Kenneth Cecil Bunch was born on January 21, 1919, in rural Winchester Township, Norman County, Minnesota, the son of Henry Perry Bunch and Gladys Irene (Stilwell) Bunch. Shortly after his birth his parents, who were natives of Hamilton, Iowa, returned to the area and Kenneth grew up there.

When Kenneth was 18, he enlisted in the U.S. Navy on March 9, 1937, in Des Moines, Iowa, and received his basic training in San Diego, California. The following year he married Leila Mae Byers in Flandreau, South Dakota, on December 22, 1938. They started a family together and had three children while living in Iowa and Minnesota. As a military wife, Leila followed her new husband after he was transferred to the Naval Air Station in Norfolk, Virgina, where he attained the rank of radio airmen, first class, in 1941.

Shortly after the bombing of Pearl Harbor, the Navy sent Kenneth to the West Coast for special training, where he became one of the 140 men known as "Doolittle's Raiders" aboard the aircraft carrier USS Hornet. Kenneth took part in Lt. Col. Jimmy Doolittle's First Raid on Tokyo on April 18, 1942. This aerial attack, launched from the decks of the USS Hornet using long-range bombers, culminated in the first American strikes on the Japanese homeland during World War II.

On June 6, 1942, the last day of combat during the Battle of Midway, Kenneth Bunch flew as the radioman-gunner on a Douglas SBD-3 "Dauntless" dive bomber, piloted by Ens. Donald T Griswold. While pursuing and attacking the Japanese battleships Mogami and Mikuma off the coast of the Midway with their squadron, their plane was hit by antiaircraft fire. All American planes and crewmen returned safely that day except the plane carrying Kenneth Cecil Bunch and Donald T Griswold. They became the last two American casualties of the Battle of Midway, one of the most important naval battles in U.S. history.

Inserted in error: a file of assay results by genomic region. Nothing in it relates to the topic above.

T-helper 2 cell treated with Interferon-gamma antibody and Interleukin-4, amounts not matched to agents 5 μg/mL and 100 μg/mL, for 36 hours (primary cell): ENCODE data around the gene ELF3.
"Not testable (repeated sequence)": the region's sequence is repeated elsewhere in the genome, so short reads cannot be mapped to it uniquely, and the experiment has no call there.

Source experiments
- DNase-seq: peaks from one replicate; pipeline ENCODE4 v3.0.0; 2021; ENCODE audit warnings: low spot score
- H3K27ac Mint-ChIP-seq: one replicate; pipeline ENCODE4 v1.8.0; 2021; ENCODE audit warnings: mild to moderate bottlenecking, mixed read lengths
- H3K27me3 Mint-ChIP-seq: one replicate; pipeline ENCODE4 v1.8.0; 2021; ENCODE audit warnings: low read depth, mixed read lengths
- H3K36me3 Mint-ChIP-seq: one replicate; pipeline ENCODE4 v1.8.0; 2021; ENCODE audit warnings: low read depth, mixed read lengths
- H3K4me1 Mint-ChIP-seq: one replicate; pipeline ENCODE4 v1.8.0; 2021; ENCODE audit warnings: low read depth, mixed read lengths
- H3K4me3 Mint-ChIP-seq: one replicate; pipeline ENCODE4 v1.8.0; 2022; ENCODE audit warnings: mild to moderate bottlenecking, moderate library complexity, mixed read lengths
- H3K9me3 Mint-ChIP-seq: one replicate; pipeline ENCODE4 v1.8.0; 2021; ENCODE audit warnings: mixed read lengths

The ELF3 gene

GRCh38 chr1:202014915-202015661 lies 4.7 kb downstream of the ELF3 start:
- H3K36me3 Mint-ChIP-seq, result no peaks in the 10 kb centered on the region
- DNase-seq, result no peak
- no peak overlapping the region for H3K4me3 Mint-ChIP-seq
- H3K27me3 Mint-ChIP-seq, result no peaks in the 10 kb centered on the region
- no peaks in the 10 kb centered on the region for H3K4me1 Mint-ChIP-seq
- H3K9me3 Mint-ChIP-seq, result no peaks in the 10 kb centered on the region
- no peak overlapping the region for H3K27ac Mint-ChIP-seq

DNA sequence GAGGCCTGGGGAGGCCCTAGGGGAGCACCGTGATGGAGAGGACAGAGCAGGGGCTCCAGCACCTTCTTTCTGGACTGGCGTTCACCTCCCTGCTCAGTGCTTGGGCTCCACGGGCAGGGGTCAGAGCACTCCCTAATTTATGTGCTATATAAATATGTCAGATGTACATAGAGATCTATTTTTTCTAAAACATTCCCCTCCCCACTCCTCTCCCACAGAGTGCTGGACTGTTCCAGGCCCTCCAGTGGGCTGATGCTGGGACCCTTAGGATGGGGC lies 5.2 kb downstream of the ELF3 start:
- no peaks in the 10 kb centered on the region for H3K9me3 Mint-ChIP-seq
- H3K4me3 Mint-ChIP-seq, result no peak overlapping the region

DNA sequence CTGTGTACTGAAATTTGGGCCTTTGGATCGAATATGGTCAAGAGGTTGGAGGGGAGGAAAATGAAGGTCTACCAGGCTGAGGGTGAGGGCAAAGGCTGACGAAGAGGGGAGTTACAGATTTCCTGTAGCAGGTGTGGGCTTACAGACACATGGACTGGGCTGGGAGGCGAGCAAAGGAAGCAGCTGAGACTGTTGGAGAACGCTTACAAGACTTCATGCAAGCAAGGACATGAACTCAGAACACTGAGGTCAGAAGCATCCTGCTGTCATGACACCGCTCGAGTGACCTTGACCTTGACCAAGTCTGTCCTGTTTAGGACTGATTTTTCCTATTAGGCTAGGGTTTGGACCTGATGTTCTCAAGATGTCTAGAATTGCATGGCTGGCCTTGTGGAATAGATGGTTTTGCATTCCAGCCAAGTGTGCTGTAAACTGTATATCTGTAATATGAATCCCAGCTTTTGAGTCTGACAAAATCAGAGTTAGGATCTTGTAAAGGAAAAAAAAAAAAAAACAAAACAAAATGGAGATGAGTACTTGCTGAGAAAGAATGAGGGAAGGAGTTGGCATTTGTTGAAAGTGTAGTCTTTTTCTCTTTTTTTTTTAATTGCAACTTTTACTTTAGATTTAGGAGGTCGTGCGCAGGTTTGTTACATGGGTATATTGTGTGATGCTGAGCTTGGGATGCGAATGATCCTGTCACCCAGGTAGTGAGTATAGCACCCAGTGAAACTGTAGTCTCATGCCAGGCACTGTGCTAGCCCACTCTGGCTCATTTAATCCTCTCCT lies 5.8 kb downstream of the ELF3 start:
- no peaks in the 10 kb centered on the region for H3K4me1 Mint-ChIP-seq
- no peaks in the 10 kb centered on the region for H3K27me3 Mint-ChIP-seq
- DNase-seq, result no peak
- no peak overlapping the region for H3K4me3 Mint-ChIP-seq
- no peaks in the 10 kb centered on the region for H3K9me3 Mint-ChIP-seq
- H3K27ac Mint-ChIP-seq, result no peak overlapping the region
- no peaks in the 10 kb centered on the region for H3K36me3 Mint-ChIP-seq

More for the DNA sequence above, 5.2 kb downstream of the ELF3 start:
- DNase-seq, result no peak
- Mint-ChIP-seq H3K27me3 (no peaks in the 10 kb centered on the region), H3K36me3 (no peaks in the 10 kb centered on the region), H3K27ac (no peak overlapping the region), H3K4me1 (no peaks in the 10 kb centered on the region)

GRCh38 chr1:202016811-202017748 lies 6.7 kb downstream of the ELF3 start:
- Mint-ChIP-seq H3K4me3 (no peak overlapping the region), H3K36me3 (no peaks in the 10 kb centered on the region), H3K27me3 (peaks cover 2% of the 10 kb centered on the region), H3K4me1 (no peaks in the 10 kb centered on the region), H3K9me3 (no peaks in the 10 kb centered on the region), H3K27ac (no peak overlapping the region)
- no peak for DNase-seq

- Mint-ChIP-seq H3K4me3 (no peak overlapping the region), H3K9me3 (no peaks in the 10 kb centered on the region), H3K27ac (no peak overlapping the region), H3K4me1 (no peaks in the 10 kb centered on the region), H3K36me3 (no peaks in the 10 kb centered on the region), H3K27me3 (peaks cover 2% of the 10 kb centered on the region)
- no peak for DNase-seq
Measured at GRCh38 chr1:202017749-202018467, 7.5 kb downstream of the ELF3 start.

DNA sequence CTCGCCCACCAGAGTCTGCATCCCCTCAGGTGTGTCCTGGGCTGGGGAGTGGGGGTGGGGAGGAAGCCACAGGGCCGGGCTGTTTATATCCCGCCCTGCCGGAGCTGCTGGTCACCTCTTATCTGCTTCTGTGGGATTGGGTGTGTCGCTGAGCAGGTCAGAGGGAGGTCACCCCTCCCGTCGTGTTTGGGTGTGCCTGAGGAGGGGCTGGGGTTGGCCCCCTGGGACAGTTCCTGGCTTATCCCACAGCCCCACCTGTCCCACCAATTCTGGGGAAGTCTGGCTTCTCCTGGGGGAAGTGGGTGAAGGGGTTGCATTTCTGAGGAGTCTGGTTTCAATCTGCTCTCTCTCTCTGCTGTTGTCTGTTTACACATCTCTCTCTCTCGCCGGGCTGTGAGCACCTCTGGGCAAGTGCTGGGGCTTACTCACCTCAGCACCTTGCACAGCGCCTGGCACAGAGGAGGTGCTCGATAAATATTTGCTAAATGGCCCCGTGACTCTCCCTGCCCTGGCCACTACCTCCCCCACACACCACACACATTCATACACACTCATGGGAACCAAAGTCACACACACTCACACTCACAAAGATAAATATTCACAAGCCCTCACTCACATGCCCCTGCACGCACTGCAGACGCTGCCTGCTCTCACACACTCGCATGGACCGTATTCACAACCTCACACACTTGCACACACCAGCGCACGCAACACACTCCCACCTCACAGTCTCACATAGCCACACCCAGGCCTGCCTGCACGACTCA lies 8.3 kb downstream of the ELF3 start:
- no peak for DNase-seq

The "Miracle at Midway" was a surprise upset: The Japanese outnumbered the Americans two-to-one in firepower because the U.S. Navy had suffered severe losses six months earlier during the bombing of Pearl Harbor. Despite the odds, the four-day battle decimated and crippled the South Pacific fleet of the Japanese Imperial Navy, sinking four of its five aircraft carriers and severely damaging and sinking several of its battleships. The American victory also thwarted a Japanese plan to capture the Midway Atoll and use it as a stage to launch more attacks on Hawaii, the other nations found along the Pacific Rim and the U.S. West coast. Historians commonly view the victory at Midway as an important turning point that changed the course of history since the U.S. gained its first decisive victory and began to successfully push the Japanese back across the Pacific in its aftermath.

In death, both Bunch and Griswold were highly honored and decorated for their service and valor. The following year the Navy launched two new destroyer escort ships, naming them the USS Bunch and the USS Griswold in their honor. Kenneth's widow, Leila, christened the USS Bunch when it was launched on May 29, 1943. The ship would later take part in the invasions of Okinawa and the Kerama Islands.

The bodies of neither Kenneth Cecil Bunch nor Donald T Griswold could be recovered from the depths of the South Pacific near the Midway Atoll. (It is believed that the plane wreckage lies about 17,000 feet below sea level.) Their names were later inscribed in Honolulu, Hawaii, on a special national monument dedicated to the men who died during the Battle of Midway. The headstone and bronze marker in the Hamilton, Iowa, cemetery is simply a tribute from the townspeople to remember a native son who took part in an important event in American history.